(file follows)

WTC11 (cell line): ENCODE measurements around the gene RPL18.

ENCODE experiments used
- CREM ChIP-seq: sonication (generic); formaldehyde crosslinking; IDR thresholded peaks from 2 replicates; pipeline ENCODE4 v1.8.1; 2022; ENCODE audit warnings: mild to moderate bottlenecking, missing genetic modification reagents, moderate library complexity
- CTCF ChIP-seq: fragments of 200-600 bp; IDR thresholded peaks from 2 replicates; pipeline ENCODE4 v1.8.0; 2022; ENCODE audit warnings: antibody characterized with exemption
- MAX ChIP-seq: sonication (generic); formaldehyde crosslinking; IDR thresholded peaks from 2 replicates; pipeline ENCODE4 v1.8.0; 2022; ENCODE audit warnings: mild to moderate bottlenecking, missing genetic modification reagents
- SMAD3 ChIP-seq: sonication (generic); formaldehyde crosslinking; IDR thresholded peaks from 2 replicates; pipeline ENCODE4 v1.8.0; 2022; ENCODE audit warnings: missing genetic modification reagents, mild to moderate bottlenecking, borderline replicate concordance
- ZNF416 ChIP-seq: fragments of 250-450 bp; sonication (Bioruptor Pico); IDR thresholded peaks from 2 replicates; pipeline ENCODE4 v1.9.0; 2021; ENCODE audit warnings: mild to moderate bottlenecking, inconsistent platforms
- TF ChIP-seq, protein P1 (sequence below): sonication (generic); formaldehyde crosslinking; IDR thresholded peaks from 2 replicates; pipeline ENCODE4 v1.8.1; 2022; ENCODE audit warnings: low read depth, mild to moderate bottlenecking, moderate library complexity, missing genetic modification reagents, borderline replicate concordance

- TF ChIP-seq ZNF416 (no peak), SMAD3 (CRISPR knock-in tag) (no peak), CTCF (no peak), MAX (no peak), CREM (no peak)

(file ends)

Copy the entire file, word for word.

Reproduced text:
WTC11 (cell line): ENCODE measurements around the gene RPL18.

ENCODE experiments used
- CREM ChIP-seq: sonication (generic); formaldehyde crosslinking; IDR thresholded peaks from 2 replicates; pipeline ENCODE4 v1.8.1; 2022; ENCODE audit warnings: mild to moderate bottlenecking, missing genetic modification reagents, moderate library complexity
- CTCF ChIP-seq: fragments of 200-600 bp; IDR thresholded peaks from 2 replicates; pipeline ENCODE4 v1.8.0; 2022; ENCODE audit warnings: antibody characterized with exemption
- MAX ChIP-seq: sonication (generic); formaldehyde crosslinking; IDR thresholded peaks from 2 replicates; pipeline ENCODE4 v1.8.0; 2022; ENCODE audit warnings: mild to moderate bottlenecking, missing genetic modification reagents
- SMAD3 ChIP-seq: sonication (generic); formaldehyde crosslinking; IDR thresholded peaks from 2 replicates; pipeline ENCODE4 v1.8.0; 2022; ENCODE audit warnings: missing genetic modification reagents, mild to moderate bottlenecking, borderline replicate concordance
- ZNF416 ChIP-seq: fragments of 250-450 bp; sonication (Bioruptor Pico); IDR thresholded peaks from 2 replicates; pipeline ENCODE4 v1.9.0; 2021; ENCODE audit warnings: mild to moderate bottlenecking, inconsistent platforms
- TF ChIP-seq, protein P1 (sequence below): sonication (generic); formaldehyde crosslinking; IDR thresholded peaks from 2 replicates; pipeline ENCODE4 v1.8.1; 2022; ENCODE audit warnings: low read depth, mild to moderate bottlenecking, moderate library complexity, missing genetic modification reagents, borderline replicate concordance

- TF ChIP-seq ZNF416 (no peak), SMAD3 (CRISPR knock-in tag) (no peak), CTCF (no peak), MAX (no peak), CREM (no peak)